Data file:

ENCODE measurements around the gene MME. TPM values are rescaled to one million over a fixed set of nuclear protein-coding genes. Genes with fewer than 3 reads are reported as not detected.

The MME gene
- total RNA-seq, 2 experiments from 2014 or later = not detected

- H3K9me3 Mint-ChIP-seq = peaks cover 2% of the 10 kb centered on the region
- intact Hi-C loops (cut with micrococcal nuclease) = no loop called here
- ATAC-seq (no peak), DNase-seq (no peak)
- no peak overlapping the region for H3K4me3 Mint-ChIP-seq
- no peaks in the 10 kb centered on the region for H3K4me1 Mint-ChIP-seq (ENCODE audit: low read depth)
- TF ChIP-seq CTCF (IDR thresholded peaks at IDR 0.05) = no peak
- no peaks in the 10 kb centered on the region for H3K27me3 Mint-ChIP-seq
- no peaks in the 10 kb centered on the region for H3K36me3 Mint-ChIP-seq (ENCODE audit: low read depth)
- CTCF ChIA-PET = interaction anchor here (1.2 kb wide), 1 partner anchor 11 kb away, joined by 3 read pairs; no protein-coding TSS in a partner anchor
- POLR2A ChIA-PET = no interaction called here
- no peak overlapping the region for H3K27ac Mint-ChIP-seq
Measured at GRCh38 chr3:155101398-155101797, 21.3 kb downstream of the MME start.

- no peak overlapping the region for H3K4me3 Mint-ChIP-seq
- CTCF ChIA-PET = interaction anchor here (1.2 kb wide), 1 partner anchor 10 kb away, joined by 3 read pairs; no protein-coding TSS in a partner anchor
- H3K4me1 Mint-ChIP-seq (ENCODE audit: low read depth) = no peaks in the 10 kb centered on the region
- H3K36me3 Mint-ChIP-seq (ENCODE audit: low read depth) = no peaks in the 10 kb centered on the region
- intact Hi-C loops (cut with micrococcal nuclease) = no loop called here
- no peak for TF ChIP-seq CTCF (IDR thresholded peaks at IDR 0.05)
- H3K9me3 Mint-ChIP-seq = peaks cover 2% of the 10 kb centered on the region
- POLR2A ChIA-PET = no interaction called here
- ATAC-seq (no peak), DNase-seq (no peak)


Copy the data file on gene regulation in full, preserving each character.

ENCODE measurements around the gene MME. TPM values are rescaled to one million over a fixed set of nuclear protein-coding genes. Genes with fewer than 3 reads are reported as not detected.

The MME gene
- total RNA-seq, 2 experiments from 2014 or later = not detected

- H3K9me3 Mint-ChIP-seq = peaks cover 2% of the 10 kb centered on the region
- intact Hi-C loops (cut with micrococcal nuclease) = no loop called here
- ATAC-seq (no peak), DNase-seq (no peak)
- no peak overlapping the region for H3K4me3 Mint-ChIP-seq
- no peaks in the 10 kb centered on the region for H3K4me1 Mint-ChIP-seq (ENCODE audit: low read depth)
- TF ChIP-seq CTCF (IDR thresholded peaks at IDR 0.05) = no peak
- no peaks in the 10 kb centered on the region for H3K27me3 Mint-ChIP-seq
- no peaks in the 10 kb centered on the region for H3K36me3 Mint-ChIP-seq (ENCODE audit: low read depth)
- CTCF ChIA-PET = interaction anchor here (1.2 kb wide), 1 partner anchor 11 kb away, joined by 3 read pairs; no protein-coding TSS in a partner anchor
- POLR2A ChIA-PET = no interaction called here
- no peak overlapping the region for H3K27ac Mint-ChIP-seq
Measured at GRCh38 chr3:155101398-155101797, 21.3 kb downstream of the MME start.

- no peak overlapping the region for H3K4me3 Mint-ChIP-seq
- CTCF ChIA-PET = interaction anchor here (1.2 kb wide), 1 partner anchor 10 kb away, joined by 3 read pairs; no protein-coding TSS in a partner anchor
- H3K4me1 Mint-ChIP-seq (ENCODE audit: low read depth) = no peaks in the 10 kb centered on the region
- H3K36me3 Mint-ChIP-seq (ENCODE audit: low read depth) = no peaks in the 10 kb centered on the region
- intact Hi-C loops (cut with micrococcal nuclease) = no loop called here
- no peak for TF ChIP-seq CTCF (IDR thresholded peaks at IDR 0.05)
- H3K9me3 Mint-ChIP-seq = peaks cover 2% of the 10 kb centered on the region
- POLR2A ChIA-PET = no interaction called here
- ATAC-seq (no peak), DNase-seq (no peak)